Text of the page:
Canada’s Minster of Justice and Attorney General Jody Wilson-Raybould wrote an op-ed in the Globe and Mail on July 18, 2017 framing the 10 Principles. It is worth a read to bring context to the Principles.
10 Principles Summary
The Government of Canada recognizes that:
- All relations with Indigenous peoples need to be based on the recognition and implementation of their right to self-determination, including the inherent right of self-government.
- Reconciliation is a fundamental purpose of section 35 of the Constitution Act, 1982.
- The honour of the Crown guides the conduct of the Crown in all of its dealings with Indigenous peoples.
- Indigenous self-government is part of Canada’s evolving system of cooperative federalism and distinct orders of government.
- Treaties, agreements, and other constructive arrangements between Indigenous peoples and the Crown have been and are intended to be acts of reconciliation based on mutual recognition and respect.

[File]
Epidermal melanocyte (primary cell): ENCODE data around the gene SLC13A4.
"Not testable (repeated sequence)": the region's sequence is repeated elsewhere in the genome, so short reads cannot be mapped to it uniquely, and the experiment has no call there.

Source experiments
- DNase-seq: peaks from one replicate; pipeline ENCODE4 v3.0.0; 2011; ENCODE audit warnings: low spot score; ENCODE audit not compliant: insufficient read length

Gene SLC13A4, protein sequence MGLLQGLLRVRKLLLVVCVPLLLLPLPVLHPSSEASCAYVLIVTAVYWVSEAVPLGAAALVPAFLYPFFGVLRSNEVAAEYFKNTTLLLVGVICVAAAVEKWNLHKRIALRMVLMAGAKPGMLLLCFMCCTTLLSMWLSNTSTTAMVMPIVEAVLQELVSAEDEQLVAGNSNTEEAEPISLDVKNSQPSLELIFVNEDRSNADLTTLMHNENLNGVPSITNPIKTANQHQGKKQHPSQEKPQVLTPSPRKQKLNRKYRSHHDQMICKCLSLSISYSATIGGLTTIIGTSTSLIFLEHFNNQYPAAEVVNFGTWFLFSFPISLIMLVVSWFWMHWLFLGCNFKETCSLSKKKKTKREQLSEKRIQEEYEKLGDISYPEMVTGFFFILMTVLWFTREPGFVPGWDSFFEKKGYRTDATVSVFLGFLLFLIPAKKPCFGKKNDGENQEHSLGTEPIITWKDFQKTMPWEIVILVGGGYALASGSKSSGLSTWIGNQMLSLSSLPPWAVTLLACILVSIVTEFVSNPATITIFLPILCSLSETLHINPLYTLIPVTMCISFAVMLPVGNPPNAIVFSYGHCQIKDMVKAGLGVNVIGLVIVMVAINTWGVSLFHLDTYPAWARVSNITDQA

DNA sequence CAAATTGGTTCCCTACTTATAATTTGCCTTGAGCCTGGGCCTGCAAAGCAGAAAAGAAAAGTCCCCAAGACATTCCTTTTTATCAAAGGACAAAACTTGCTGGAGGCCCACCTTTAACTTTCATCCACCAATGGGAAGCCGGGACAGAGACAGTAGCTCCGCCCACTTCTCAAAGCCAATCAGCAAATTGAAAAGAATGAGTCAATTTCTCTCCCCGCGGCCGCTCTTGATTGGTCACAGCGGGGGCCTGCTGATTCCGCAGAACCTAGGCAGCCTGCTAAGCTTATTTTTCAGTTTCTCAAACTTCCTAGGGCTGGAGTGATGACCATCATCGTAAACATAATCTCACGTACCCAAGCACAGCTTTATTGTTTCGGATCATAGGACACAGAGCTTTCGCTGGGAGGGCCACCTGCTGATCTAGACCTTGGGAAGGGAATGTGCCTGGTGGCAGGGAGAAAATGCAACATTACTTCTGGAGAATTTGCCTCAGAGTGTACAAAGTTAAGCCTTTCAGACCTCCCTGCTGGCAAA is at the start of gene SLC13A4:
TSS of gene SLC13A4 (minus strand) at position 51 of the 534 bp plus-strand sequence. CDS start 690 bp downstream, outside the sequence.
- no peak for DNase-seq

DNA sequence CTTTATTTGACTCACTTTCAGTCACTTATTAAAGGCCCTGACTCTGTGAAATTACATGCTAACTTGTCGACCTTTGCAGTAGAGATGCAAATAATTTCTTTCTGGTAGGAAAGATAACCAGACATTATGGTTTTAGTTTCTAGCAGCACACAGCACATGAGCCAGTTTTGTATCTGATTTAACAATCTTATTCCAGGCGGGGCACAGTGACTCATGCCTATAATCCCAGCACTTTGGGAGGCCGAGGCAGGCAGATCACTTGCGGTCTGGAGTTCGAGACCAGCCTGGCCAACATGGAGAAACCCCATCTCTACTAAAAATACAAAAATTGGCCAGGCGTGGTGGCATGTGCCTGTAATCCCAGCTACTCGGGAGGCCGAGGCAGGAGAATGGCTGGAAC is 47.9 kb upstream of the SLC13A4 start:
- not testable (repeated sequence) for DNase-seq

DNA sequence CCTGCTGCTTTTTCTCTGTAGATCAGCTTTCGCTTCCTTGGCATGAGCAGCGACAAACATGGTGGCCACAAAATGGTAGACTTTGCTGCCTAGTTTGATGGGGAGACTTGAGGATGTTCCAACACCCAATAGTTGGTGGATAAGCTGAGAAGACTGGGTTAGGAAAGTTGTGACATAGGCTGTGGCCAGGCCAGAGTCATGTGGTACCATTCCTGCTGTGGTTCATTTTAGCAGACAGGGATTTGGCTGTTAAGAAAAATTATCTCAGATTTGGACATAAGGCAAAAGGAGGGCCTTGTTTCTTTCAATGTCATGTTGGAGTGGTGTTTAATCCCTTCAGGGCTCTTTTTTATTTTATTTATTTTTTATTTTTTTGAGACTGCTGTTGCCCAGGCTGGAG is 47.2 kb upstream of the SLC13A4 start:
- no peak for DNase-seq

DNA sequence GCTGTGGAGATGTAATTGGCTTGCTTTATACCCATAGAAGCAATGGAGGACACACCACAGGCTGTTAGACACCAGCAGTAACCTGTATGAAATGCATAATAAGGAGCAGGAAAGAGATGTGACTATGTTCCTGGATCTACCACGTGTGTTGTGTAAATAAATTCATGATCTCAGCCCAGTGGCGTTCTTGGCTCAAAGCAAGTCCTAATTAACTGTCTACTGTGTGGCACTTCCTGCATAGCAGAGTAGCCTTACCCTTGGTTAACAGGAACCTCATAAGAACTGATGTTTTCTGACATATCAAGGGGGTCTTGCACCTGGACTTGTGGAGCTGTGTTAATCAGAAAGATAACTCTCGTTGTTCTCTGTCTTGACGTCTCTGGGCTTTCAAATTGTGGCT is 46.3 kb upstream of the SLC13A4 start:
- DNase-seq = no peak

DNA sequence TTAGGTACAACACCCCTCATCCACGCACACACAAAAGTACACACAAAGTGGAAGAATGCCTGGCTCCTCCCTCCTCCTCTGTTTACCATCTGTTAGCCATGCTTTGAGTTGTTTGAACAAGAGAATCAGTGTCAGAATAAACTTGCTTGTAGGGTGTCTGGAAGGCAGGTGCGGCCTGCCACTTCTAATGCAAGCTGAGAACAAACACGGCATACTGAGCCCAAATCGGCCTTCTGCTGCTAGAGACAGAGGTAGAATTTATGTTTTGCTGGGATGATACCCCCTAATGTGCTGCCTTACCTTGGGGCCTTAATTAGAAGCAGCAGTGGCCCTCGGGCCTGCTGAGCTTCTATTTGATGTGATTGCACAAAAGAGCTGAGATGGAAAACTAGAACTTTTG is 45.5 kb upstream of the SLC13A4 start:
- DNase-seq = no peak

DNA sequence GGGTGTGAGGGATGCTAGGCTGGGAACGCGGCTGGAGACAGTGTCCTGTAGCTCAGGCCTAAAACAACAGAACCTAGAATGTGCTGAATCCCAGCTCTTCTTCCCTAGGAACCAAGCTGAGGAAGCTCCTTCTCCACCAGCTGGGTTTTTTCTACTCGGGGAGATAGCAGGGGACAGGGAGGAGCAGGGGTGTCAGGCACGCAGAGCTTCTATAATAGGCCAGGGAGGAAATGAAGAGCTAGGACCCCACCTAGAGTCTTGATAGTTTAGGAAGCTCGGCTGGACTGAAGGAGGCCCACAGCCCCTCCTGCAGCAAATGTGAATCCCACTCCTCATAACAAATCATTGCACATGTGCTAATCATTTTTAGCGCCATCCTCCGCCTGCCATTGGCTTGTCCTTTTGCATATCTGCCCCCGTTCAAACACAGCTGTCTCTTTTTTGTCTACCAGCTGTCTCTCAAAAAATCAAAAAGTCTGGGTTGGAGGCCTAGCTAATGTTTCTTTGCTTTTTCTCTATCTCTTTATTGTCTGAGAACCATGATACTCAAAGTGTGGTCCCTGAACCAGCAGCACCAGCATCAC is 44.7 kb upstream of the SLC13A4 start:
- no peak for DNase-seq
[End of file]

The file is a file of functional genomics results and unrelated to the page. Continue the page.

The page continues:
- Meaningful engagement with Indigenous peoples aims to secure their free, prior, and informed consent when Canada proposes to take actions which impact them and their rights on their lands, territories, and resources.
- Respecting and implementing rights is essential and that any infringement of section 35 rights must by law meet a high threshold of justification which includes Indigenous perspectives and satisfies the Crown’s fiduciary obligations.
- Reconciliation and self-government require a renewed fiscal relationship, developed in collaboration with Indigenous nations, that promotes a mutually supportive climate for economic partnership and resource development.
- Reconciliation is an ongoing process that occurs in the context of evolving Indigenous-Crown relationships.
- A distinctions-based approach is needed to ensure that the unique rights, interests and circumstances of the First Nations, the Métis Nation and Inuit are acknowledged, affirmed, and implemented.
You can also link back to our commentary on the 10 Principles.